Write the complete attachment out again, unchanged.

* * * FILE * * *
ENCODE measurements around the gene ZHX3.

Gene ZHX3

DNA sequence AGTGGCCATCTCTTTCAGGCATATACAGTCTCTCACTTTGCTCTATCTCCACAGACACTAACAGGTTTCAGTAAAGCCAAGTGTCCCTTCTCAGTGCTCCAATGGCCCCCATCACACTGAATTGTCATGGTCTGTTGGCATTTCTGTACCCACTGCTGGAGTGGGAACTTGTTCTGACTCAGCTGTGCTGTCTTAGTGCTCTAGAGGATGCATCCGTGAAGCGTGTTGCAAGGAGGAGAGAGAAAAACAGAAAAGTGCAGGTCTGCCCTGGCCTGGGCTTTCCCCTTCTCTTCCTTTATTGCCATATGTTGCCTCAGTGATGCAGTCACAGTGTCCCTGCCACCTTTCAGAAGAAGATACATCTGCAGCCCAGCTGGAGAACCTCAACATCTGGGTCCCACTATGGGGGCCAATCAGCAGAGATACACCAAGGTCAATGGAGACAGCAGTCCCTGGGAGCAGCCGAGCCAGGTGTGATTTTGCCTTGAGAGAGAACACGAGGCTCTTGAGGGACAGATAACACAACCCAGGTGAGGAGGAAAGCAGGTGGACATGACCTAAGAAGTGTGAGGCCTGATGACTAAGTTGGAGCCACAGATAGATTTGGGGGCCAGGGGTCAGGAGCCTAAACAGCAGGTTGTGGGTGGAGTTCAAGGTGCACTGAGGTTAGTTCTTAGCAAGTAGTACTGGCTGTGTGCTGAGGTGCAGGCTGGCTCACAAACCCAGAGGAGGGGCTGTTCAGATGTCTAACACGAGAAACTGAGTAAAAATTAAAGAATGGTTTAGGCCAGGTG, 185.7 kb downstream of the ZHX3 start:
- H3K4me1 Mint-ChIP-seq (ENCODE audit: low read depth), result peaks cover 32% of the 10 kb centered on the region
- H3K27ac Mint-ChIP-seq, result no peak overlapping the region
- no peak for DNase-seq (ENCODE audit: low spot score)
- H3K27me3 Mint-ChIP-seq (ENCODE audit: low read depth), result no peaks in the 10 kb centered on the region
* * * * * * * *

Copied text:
ENCODE measurements around the gene ZHX3.

Gene ZHX3

DNA sequence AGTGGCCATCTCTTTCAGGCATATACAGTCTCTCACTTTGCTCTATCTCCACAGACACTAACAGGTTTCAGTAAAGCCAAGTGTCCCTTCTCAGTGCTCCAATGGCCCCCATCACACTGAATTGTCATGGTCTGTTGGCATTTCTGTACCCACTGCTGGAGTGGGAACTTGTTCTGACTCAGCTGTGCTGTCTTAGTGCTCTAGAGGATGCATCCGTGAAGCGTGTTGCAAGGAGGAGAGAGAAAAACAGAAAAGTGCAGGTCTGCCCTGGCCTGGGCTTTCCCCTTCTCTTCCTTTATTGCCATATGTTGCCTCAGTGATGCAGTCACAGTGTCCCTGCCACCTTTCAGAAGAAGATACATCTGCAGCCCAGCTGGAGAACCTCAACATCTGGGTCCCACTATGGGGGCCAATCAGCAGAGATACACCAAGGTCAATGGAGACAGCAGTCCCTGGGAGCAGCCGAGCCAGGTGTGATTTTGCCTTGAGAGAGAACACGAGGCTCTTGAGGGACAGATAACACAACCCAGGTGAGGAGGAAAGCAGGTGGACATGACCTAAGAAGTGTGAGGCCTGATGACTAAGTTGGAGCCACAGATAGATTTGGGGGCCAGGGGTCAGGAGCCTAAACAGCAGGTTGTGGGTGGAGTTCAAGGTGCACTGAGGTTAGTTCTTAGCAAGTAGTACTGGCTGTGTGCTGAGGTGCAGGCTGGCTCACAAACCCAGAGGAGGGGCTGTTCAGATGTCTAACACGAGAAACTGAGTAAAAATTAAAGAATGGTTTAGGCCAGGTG, 185.7 kb downstream of the ZHX3 start:
- H3K4me1 Mint-ChIP-seq (ENCODE audit: low read depth), result peaks cover 32% of the 10 kb centered on the region
- H3K27ac Mint-ChIP-seq, result no peak overlapping the region
- no peak for DNase-seq (ENCODE audit: low spot score)
- H3K27me3 Mint-ChIP-seq (ENCODE audit: low read depth), result no peaks in the 10 kb centered on the region